I do not know biology, but I notice that human skull have a particular form that is like a upward spike and other skulls which are only oval.

upward spike:

enter image description here


enter image description here I know that in the example images the first skull is more big than the second skull but, imagine if both skulls have the equal size.

But the first type skull, go up, I mean first the forehead is a little inclined and then rises to the top of the head making the front of the skull smaller than the rest of the head.

While the oval skull is of equal size both, in front of the skull and the rest of the head.

My question is whether this is relevant to brain size or brain capacity? I mean people who have the first skull has a slightly smaller brain than people who have an oval skull or if it does not matter the shape of the skull and people can have the brain of the same size no matter what type of skull they have.

Besides that if because the first skull has that form, somehow affects the performance of the brain, since good part of the skull is smaller than the other and not in equal size like the oval skull and because of that the brain has a bit of complication.

  • $\begingroup$ With the last part I would like to share an image to show what I mean: imgur.com/gallery/NbvKrQi $\endgroup$ – halohalo lalalo Aug 12 '17 at 15:19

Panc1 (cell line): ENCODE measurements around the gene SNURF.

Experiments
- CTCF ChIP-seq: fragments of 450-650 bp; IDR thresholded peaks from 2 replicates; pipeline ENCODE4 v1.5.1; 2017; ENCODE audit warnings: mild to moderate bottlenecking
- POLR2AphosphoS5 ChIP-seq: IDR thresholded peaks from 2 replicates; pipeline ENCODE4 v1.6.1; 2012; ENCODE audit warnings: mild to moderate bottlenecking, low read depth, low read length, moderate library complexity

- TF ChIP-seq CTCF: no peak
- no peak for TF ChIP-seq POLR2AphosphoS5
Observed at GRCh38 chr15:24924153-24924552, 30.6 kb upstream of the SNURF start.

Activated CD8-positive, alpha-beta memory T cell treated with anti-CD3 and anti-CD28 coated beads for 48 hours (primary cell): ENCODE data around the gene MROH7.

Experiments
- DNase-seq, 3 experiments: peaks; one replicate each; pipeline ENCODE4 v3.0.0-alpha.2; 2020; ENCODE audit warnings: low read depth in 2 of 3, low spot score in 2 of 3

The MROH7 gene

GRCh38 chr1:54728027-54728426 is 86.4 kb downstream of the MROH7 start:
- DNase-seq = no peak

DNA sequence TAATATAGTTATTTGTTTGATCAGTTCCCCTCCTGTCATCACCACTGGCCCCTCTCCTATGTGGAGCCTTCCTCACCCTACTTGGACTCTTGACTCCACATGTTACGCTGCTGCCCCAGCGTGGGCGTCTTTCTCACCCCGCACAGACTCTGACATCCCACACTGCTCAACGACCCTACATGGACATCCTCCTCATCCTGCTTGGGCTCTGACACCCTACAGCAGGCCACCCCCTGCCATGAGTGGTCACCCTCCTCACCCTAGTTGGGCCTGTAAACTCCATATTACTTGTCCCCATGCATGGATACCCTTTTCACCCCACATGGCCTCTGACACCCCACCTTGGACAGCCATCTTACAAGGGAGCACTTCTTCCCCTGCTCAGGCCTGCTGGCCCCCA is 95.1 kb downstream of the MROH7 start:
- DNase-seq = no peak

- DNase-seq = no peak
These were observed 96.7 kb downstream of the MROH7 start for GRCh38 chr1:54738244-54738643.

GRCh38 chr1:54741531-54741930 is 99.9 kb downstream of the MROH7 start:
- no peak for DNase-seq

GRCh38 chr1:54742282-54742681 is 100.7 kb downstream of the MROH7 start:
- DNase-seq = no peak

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    $\begingroup$ The kinds of subtle differences you use in your examples wouldn't cause changes in brain growth. That being said, there are more extreme cases of skull deformations that occur at infant stages, of which could possibly alter brain size/volume. Studies are currently being done to explore this. But the minor differences you speak of and illustrate - no, those would not cause a change in brain size. $\endgroup$ – user22020 Aug 12 '17 at 16:03
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    $\begingroup$ "Brain volume did not distinguish cases and controls (p=.214–.976)." ncbi.nlm.nih.gov/pmc/articles/PMC3393042 $\endgroup$ – user22020 Aug 12 '17 at 16:05

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